It is important to learn how to effectively co-parent because it will prevent children from being “Caught In The Middle” when parents get divorced. Research suggests both difficult and promising news: Children from families of divorce may suffer painful consequences, and yet children who are surrounded by support and given the skills and information needed to cope with the situation suffer fewer painful consequences.

Once parents are committed to effectively co-parenting, they will realize that it is important to learn how to effectively co-parent.  Both parents will soon realize that visitation schedules may change as children grow older and have different needs.

Visitation DON’TS

Some parents who do not learn how to effectively co-parent will use visitation to achieve destructive goals. Destructive goals are those that are based on one parent seeking to hurt the other parent, to disrupt his or her life, to inflict revenge for past or present hurts. To achieve that goal, the parent may use destructive strategies. This can create an even more hostile relationship with the former spouse and can seriously damage the relationship between the children and one or both parents. Destructive strategies can be deeply hurtful to the children caught in the middle and must be avoided. Once parents learn how to effectively co-parent, they will avoid destructive approaches to visitation by doing the following:

1. Communicate with their former partner.

Don’t use your children as messengers on divorce-related issues, such as child support. Those issues should be discussed by the adults only.
Don’t make your children responsible for making, canceling, or changing visitation plans. Those are adult responsibilities.
Don’t use your children to spy on your former spouse.
Don’t use drop-off and pick-up times as opportunities to fight with the other parent. Deal with important issues in a separate meeting or telephone call, when your children cannot overhear.

2. Not trying to disrupt their children’s relationship with the other parent.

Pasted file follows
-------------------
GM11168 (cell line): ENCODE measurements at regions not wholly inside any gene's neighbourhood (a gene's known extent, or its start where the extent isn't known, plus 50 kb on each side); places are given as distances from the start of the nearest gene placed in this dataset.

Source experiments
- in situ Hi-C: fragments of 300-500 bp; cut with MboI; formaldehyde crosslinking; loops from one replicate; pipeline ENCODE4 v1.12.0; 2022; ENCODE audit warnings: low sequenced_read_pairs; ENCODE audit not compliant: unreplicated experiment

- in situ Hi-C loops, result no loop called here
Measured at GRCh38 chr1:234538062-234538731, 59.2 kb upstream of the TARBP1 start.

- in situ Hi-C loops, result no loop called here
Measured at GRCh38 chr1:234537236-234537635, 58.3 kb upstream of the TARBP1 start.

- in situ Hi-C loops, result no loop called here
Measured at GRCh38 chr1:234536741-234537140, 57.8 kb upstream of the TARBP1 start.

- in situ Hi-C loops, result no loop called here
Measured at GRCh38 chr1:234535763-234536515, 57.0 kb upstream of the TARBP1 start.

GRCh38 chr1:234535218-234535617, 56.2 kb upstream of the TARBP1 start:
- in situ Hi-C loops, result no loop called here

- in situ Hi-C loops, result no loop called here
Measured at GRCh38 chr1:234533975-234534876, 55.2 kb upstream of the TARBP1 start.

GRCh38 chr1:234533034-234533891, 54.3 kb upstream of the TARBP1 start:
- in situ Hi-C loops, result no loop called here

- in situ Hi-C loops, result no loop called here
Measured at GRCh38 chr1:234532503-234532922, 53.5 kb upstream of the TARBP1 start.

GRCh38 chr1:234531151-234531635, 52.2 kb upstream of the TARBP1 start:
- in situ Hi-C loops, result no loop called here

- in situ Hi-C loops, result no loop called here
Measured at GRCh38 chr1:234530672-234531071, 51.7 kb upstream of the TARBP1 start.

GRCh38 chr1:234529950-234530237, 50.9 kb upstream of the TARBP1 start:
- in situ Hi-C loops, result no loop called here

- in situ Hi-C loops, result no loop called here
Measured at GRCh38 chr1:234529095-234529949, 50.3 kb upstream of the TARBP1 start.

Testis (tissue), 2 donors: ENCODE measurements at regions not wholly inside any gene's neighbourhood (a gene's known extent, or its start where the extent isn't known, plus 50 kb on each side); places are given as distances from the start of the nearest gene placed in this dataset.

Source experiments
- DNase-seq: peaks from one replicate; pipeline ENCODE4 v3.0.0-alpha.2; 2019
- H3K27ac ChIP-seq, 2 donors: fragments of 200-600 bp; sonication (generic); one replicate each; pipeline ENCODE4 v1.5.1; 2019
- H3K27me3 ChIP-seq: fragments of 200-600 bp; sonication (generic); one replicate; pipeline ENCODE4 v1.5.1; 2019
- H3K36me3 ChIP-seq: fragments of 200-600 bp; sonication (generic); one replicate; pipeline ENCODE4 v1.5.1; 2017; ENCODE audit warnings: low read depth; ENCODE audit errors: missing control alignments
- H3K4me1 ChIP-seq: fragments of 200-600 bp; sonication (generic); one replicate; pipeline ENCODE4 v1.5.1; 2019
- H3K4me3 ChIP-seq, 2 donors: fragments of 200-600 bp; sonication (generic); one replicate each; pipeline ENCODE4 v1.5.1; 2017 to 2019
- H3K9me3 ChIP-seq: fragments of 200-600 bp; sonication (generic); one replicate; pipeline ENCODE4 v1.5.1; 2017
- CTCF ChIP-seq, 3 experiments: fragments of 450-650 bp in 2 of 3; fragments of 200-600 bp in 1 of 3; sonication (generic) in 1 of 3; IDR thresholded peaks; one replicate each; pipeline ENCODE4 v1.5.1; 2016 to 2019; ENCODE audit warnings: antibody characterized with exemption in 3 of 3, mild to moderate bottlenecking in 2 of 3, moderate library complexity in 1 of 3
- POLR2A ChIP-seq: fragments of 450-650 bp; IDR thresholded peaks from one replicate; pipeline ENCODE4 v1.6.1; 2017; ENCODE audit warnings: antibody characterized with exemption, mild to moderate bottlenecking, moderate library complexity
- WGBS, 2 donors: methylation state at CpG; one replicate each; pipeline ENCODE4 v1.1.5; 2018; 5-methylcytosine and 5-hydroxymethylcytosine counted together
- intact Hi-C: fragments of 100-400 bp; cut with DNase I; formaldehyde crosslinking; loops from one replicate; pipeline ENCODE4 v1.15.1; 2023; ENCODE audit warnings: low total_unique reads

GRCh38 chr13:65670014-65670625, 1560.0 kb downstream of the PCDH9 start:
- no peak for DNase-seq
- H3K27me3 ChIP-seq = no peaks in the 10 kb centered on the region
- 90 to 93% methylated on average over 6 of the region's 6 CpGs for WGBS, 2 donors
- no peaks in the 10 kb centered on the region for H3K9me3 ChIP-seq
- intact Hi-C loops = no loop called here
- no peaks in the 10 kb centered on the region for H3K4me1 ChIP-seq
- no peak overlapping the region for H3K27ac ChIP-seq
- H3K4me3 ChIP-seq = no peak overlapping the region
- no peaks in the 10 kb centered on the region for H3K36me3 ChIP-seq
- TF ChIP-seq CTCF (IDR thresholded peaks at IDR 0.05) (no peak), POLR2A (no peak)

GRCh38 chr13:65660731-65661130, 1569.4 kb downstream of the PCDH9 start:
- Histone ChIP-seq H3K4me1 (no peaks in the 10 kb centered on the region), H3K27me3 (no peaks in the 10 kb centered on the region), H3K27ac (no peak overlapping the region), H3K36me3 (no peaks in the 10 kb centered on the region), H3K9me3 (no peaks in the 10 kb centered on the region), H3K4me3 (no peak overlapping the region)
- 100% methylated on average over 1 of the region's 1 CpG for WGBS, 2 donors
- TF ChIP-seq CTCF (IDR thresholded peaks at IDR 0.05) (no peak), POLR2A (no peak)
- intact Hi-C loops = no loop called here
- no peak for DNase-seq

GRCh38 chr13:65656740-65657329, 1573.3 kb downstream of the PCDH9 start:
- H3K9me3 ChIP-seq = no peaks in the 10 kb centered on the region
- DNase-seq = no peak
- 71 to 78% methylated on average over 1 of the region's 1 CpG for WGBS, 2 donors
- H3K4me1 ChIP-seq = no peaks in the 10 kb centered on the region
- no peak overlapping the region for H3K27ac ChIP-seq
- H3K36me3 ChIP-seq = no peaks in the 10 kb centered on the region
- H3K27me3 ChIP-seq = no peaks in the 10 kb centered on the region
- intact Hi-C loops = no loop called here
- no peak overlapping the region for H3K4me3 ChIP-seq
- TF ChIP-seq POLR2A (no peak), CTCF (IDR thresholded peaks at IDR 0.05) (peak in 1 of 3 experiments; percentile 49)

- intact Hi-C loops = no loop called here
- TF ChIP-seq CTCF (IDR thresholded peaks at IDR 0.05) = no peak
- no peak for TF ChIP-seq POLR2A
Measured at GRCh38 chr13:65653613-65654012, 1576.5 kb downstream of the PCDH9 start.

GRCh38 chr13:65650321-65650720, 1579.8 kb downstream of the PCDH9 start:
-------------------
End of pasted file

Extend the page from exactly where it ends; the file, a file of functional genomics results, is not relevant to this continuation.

Don’t try to make your children feel guilty about spending time with the other parent.
Don’t use the visitations as rewards for good behavior by your children, and don’t withhold visitations as punishment for poor behavior.
Don’t tell your children that you’ll feel lonely and sad if they visit the other parent.
Don’t withhold visitations to punish your former spouse for past wrongs or to get even for missed child-support payments. Withholding visitations will punish your children, who are not guilty.
Don’t withhold visitations because you feel your former spouse doesn’t “deserve” to see the children. Except in the case where a parent is a genuine threat to the children, adults and children need and deserve to see each other.
Don’t use false accusations of abuse to justify withholding visitations.
Try not to let activities (sports, hobbies, etc.) interfere with time your children need to spend with the other parent. Perhaps the other parent can sometimes transport the children to those activities and/or join with them.
Don’t pressure your children about clothes, toys, and other items left at the other parent’s home. The children need to feel they belong in both homes.
Don’t falsely claim that your children are sick to justify withholding visitations.
Don’t withhold phone calls to your children from the other parent.
Don’t refer to the other parent’s new romantic partner in a derogatory way.

3. Not allowing their anger against their former partner to affect their relationship with their children.

Don’t hurt your children by failing to show up for visitations or by being late.

4. Not trying to spoil their children or try to “buy” their loyalty or love.

Don’t let your children blackmail you by refusing to visit unless you buy them something.
Don’t try to bribe your children.
Don’t feel you have to be a “buddy” to your children in order for visitations to be successful. Your children need you to be a parent.
Don’t feel you have to fill every minute of a visit with activities. Allow some “down time” for routine activities together, such as cooking or doing laundry, or time just to be quiet together.

One of the most difficult issues for parents who share responsibilities for children is the issue of visitation. These guidelines are meant to give you several ideas so you can learn how to effectively co-parent.  Each family must find what works best for them while avoiding too much pressure being put on the children.  It is important to learn how to effectively co-parent because it will prevent children from being “Caught In The Middle” when parents get divorced.